Possibly one of the greatest, and certainly one of the most iconic, FA Cup Finals of all time took place on this very day back in 1953.
It was contested by Blackpool and Bolton Wanderers. Blackpool won 4-3, with Stan Mortenson scoring a hat-trick, but curiously the game has gone down in history as ‘The Matthews Final’ – that’s Stanley Matthews, in case you were wondering.
The debate over whether Matthews really was the man of the match has raged for years, and the whole issue was covered in David Tossell’s book ‘The Great English Final’.
The book not only takes a look at whether the notion of the Matthews Final was a myth, but also uncovers some fascinating facts that paint a picture of how football was played in 1953.
Understanding why the game came to be dubbed as such requires an understanding of the place the great Sir Stanley had in the nation’s heart. Arguably the first football superstar in England, Matthews was every inch the clean-cut (smoking habit aside), clean-playing Englishman. He’d been on the losing side in two FA Cup finals and, at 38, the feeling was that this was his last chance.
Public affection was overwhelmingly for Matthews, and the nearest modern equivalent is probably the groundswell of neutral support Brian Clough received going into the 1991 FA Cup Final – people were willing on a great manager who was within spitting distance of winning the only trophy that had proved elusive thus far.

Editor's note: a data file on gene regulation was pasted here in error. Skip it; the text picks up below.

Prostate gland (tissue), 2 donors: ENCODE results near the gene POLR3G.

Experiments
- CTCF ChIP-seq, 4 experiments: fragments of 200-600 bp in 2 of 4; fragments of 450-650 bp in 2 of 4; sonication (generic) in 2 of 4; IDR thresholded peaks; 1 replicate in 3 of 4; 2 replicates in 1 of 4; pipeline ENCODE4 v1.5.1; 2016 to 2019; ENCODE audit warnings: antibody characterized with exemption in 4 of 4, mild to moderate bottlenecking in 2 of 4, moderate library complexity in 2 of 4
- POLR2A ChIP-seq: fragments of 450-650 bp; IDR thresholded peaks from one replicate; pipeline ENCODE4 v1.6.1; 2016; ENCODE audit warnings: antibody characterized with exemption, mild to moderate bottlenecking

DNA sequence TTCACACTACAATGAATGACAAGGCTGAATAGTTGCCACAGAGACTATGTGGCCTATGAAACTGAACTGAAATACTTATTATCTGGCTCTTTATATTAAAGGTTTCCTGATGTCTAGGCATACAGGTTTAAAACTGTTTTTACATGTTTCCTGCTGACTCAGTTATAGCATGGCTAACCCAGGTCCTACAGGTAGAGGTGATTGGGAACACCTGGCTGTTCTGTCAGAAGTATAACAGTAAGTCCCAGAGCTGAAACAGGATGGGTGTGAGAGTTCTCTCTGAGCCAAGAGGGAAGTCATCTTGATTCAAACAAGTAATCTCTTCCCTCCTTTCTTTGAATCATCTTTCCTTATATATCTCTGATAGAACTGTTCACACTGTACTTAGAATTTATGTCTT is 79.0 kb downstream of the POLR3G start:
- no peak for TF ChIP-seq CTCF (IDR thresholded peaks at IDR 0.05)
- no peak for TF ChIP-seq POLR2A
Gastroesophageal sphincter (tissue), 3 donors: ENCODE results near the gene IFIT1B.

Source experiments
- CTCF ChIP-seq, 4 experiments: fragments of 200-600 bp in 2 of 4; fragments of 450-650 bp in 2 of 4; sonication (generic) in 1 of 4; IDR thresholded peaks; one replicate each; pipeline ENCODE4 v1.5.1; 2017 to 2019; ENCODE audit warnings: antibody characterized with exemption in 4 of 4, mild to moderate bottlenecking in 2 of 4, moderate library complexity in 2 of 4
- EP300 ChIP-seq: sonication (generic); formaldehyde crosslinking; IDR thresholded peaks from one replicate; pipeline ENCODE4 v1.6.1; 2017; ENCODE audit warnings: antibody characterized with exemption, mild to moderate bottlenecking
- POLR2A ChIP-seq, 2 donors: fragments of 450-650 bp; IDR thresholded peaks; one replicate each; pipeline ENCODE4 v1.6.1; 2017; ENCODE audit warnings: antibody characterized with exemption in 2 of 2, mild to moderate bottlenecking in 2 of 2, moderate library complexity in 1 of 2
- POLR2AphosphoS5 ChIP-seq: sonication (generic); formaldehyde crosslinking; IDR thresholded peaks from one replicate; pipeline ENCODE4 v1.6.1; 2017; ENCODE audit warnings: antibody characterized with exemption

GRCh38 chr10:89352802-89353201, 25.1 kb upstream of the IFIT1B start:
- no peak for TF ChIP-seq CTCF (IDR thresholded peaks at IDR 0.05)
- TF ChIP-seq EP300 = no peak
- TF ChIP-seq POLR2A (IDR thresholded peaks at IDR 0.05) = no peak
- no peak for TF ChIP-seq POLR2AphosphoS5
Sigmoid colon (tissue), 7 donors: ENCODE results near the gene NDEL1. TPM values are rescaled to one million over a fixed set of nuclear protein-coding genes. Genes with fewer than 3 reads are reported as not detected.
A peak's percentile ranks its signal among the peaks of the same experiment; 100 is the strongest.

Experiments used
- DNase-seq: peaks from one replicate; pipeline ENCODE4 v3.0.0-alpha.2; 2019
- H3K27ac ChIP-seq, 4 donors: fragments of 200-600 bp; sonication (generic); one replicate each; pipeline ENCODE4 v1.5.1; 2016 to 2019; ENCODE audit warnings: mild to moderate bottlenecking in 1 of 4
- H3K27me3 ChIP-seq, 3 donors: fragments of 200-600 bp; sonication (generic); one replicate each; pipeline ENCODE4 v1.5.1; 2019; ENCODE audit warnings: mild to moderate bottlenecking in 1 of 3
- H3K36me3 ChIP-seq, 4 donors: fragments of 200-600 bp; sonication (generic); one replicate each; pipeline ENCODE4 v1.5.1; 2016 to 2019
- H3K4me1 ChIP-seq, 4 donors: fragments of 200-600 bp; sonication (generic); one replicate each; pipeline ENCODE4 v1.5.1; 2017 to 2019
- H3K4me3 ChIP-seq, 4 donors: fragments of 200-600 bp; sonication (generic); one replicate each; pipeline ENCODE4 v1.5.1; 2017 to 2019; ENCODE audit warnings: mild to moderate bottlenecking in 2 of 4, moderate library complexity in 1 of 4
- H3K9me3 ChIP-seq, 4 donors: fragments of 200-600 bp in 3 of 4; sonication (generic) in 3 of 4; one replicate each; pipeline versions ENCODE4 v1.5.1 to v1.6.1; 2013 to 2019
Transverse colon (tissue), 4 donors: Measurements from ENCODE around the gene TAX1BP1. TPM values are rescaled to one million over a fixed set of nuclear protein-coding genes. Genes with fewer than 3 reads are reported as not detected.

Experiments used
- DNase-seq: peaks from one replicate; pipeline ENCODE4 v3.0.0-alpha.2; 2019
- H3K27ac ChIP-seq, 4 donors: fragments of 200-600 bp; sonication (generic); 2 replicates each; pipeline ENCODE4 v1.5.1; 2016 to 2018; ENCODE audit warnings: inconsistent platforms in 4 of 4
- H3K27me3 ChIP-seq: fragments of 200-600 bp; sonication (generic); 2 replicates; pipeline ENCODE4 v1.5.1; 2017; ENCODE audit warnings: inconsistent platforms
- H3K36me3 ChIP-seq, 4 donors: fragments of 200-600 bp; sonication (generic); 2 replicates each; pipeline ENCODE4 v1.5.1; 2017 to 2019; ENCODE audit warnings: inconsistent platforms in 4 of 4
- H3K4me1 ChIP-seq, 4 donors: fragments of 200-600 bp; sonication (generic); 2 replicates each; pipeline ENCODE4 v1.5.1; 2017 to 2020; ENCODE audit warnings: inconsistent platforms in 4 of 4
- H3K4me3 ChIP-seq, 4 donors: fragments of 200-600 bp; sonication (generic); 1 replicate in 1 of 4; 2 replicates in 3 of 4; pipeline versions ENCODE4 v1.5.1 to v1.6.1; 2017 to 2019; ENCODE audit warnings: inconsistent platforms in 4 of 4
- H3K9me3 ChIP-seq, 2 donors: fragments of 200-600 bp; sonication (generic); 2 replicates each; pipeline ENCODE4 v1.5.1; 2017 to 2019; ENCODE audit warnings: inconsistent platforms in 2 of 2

In truth, Matthews didn’t play his greatest game. He admitted later the popular label given to that final made him “cringe with embarrassment”. When The Times commissioned an Opta analysis of the Final for the game’s 50th anniversary, Matthews was rated the fifth best player on the pitch.
The BBC bought the rights to the Final for £1,000, and the game was watched by an audience of 10million – more than watch some of today’s finals on TV. The players were on £12 a week, and the win bonus for the final was £25 for Bolton, and £20 for Blackpool.
Ticket prices ranged from 2 pounds, 10 shillings to 3 shillings and 6 pence – in short, they were rather expensive. Each finalist was allocated 12,500 tickets at the 100,000 capacity stadium.
Reviewing Tossell’s book in 2013, journalist Christopher Davies remarked that this was a result of an underlying FA policy that “they were simply unwilling to have their national event dominated by the working-class masses that typically made up most clubs’ fan bases. Far better to allow in the lords and colonels who dominated the committee rooms of the amateur game.” Hear hear.
After the game, with Matthews’ side victorious, the press went for the ‘Matthews Final’ angle. It was the popular narrative, it was what the public wanted, and giving the public what they want sells papers after all.
Tossell recognised the need for a story, and said: “In my view the Matthews Final is merited, not because of misplaced perception that he won the game single-handedly, although he was clearly the classiest player on the field, but because of the way he dominated the narrative both in the build-up and on the day.”
We suppose that’s got to count for something.